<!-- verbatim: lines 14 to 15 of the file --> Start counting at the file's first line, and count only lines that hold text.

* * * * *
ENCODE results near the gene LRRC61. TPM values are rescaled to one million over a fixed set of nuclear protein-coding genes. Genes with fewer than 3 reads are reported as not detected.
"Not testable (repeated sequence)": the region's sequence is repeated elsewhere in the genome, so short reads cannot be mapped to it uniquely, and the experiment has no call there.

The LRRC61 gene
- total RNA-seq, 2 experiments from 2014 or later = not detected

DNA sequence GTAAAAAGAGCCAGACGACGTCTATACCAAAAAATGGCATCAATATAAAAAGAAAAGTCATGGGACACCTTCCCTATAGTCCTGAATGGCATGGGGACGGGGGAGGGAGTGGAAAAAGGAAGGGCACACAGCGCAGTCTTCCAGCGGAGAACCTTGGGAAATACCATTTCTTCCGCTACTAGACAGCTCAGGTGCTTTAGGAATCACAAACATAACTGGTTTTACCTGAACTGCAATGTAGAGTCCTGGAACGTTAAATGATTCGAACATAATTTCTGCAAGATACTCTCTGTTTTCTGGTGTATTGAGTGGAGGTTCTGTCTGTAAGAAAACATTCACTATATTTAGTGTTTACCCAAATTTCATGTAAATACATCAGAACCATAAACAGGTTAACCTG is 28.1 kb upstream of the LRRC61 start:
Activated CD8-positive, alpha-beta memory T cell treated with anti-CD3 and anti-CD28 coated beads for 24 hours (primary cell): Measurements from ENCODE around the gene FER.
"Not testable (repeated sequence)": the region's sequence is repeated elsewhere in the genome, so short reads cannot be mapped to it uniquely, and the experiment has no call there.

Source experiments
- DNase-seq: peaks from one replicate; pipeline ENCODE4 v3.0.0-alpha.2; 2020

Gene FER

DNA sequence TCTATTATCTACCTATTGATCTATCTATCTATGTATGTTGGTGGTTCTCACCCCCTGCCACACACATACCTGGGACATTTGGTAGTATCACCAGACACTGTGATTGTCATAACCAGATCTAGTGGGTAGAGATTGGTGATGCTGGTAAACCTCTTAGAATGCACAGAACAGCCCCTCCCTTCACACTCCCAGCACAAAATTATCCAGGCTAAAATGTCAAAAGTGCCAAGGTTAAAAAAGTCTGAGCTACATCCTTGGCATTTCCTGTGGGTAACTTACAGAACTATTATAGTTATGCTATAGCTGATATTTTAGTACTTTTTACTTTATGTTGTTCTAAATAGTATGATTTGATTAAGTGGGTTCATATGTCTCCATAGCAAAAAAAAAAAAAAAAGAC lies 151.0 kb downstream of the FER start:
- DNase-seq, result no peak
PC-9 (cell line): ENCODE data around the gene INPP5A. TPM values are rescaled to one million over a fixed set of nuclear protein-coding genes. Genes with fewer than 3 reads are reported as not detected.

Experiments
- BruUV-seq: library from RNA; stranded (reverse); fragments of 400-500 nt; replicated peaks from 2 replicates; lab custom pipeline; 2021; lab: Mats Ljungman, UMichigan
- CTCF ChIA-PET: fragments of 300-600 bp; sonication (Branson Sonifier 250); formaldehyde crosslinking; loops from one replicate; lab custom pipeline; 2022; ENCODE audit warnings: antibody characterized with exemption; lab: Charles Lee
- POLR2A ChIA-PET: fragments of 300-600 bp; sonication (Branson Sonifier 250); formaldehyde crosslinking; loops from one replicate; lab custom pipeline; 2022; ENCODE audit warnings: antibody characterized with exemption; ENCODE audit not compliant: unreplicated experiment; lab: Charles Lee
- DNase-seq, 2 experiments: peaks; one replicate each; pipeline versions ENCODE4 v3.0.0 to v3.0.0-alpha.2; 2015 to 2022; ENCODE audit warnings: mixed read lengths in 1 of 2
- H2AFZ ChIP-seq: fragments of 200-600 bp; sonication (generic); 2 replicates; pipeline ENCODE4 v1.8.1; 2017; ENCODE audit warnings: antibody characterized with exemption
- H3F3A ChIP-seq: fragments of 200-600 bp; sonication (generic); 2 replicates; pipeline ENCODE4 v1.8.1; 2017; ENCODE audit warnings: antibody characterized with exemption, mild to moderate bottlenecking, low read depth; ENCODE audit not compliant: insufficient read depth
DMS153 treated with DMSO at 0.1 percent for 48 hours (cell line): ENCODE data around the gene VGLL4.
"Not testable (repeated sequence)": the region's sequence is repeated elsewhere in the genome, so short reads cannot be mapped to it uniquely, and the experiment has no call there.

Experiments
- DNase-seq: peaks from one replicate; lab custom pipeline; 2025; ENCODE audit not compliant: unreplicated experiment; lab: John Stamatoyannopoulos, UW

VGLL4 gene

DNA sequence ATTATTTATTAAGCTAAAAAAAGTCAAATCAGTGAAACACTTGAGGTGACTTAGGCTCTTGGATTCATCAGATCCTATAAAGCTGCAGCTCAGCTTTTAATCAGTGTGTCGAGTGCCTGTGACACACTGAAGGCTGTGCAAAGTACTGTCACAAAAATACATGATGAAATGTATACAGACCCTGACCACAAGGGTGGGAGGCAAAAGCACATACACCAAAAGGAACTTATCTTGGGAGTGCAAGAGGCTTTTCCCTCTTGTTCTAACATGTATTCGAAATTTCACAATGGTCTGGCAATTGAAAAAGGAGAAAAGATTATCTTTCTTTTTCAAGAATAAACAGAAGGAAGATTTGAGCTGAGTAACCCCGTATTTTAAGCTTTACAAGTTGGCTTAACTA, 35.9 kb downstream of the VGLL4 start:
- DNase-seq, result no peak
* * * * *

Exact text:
Experiments
- BruUV-seq: library from RNA; stranded (reverse); fragments of 400-500 nt; replicated peaks from 2 replicates; lab custom pipeline; 2021; lab: Mats Ljungman, UMichigan